The ‘Jungle’ in Calais
We had donations collected before we went to Calais for building materials and food. We went to the supermarket and saw how much we can buy for 700€. We had almost 4,000€ and were so pleased. Three vans full and we were so proud of what we wanted to bring! That’s bullshit.
Currently (unofficial numbers in January 2016) there are about 7000 refugees in Calais. In the smaller camp in Dunkirk it was said there are 3000. More women and children are living there. The food is gone so fast!
They say 1€ per person per day. You can imagine that when there are 7000 (people) it’s not much food for everyone. That was terrible for me when I handed out food. The line was long and at some point there was no food left. And there are still children waiting!
In the ‘Jungle ‘ you see a lot of garbage. Torn apart and broken tents. It is dune terrain and muddy because of the rain. This makes it seem even sadder. We needed permits to get into the Jungle. We got registered to get in.
This camp is surrounded by a lot of policemen, in full regalia, wearing special masks, pepper spray. You can’t imagine. They throw teargas in the camp. Where children are asleep! There are even signs “Here are children sleeping. Please do not throw tear gas”. And yet they do it. They do not want these people there. The Jungle is an illegal camp.
There is hardly anything on TV about it because these people are illegal there. They want to go to Great Britain because they maybe have relatives there. Many indeed have no official papers. They would be deported in any event and in the Jungle they have a place to hide.
How bad must it be that you have such fear to be sent back so that you hide in such a camp?
So we are arrived in Calais and went straight to a huge warehouse where we dropped off our donations. The donations were previously registered. We immediately had to help, although we just wanted to drop off the donations. But they needed people to help sorting (donations)
On the second day we went to the camp in Calais in the morning where I helped in the kitchen. That was really great. It was really fun! When everything was finished cooking, I said to the boss, that I want to join her to go to Dunkirk and she said to me “Yes, tomorrow you come with me.”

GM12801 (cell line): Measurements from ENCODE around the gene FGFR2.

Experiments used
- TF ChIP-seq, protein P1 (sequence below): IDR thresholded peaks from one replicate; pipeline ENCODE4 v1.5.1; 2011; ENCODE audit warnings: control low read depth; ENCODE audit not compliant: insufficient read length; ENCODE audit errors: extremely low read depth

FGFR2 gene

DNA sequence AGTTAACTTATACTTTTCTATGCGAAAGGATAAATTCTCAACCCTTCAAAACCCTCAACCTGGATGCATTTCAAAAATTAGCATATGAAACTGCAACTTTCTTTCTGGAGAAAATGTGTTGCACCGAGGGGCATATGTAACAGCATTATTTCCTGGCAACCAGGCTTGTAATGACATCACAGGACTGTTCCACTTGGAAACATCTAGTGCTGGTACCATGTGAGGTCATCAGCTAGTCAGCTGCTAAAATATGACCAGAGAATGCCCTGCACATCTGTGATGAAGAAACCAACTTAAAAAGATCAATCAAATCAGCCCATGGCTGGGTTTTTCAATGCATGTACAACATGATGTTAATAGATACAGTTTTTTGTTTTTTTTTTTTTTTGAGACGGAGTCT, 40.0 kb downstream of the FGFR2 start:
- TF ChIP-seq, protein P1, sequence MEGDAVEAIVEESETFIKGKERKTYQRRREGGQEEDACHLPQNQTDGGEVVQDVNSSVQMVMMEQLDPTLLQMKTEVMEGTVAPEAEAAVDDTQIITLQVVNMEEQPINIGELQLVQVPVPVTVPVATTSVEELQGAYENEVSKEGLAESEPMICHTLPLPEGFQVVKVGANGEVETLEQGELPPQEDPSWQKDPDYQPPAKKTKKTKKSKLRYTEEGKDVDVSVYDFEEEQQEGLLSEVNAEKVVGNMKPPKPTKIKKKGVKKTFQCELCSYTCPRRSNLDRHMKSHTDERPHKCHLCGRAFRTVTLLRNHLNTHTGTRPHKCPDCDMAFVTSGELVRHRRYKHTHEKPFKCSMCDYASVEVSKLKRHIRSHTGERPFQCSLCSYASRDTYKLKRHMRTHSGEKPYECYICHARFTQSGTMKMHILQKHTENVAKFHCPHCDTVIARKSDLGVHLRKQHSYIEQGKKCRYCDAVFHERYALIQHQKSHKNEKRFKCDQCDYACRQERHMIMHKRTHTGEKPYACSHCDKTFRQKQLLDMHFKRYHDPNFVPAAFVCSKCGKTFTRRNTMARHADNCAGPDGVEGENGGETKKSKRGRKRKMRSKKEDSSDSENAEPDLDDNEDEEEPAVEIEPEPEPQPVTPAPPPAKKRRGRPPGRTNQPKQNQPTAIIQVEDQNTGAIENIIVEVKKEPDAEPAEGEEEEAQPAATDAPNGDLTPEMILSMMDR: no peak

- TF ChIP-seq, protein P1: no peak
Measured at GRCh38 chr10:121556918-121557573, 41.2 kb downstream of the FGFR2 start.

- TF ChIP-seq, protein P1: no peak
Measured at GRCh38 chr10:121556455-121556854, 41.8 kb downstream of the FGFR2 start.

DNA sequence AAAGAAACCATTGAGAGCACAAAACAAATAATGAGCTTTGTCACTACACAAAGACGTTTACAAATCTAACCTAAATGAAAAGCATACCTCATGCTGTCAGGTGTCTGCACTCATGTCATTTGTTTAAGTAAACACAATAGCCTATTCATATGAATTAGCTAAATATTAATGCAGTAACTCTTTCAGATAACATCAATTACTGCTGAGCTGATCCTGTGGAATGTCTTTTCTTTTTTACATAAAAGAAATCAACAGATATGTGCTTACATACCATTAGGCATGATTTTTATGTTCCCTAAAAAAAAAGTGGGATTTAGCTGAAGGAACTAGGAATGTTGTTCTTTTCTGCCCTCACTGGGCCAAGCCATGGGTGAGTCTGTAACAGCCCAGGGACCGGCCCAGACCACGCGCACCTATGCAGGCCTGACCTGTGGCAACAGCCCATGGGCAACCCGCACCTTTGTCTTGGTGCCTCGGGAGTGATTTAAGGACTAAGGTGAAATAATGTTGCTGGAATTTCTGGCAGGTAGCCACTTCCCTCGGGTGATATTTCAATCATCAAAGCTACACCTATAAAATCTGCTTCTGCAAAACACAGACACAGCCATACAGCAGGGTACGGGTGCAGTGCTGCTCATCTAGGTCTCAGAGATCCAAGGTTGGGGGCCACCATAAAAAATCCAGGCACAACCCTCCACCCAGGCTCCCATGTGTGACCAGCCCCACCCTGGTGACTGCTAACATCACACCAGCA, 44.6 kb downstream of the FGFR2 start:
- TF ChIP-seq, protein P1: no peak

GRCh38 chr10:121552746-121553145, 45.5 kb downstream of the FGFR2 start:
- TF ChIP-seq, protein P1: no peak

I believe she had good instinct and that’s why she has first taken me with her to Calais to distribute. When we were back in the warehouse, she looked at me and asked how I am. “Not so good” I said.
In Dunkirk there is less to eat because the focus is on Calais. If there’s no more food, there’s no more food. In Dunkirk there are no wooden cabins, as there is only tents. Besides the volunteers who bring the food no one gets into the camp. The block it because they do not want it to get bigger. No one gets in there.
The medical care is very bad. There are many sick children. The medical care is also run by volunteers. The medical donations are so important! Against scabies for example. Someone who has scabies has to have a shower, fresh and clean clothes and then put the scabies lotion on it and after that you should sleep in a clean bed. But that’s not possible!
People get their food in a pot. No cutlery.One even just had a lid from a paint bucket. If someone says he has five people in the family, then he gets five portions of food. A family has put the pot on the table.
The infant, about a year old, was sitting with her legs spread around the pot and everyone stood around the table with their fingers in the pot.
It’s all about survival. You wonder “Do they starve? Do they freeze?” The images in the media can’t transfer what is really going on. I really thought I knew what I was getting myself into. No, I did not.
I had never been in such a place. My co-volunteers said it would be like that in every slum. But I’ve never been in a slum. I have seen something like that for the first time. And that there is something like that just 450km next to my doorstep… it was hard for me to understand.
You feel small and helpless.
I definitely need some distance now. The front is for me now further away. I want to organize donations here instead. I’m maybe not hard enough for the front.
My life is completely different now. Before, when I went in late November to buy winter clothes I thought “Yay, nice shopping twice a year”. I’ve always been looking forward to it. And then I was there in the shopping mall and I had so much stuff together and was standing in front of the scarves and thought “Will you take the gray or beige scarf?”
And then I all of the sudden became sad. I have the choice, other people do not even have a choice. They have to take anything that comes out of the box. Or they have nothing. I have put everything (clothes) back on the shelves I had gathered. I no longer wanted it. At home you look around and all the things you have…it’s completely different now. There is so much useless stuff. Many things I see now as ballast.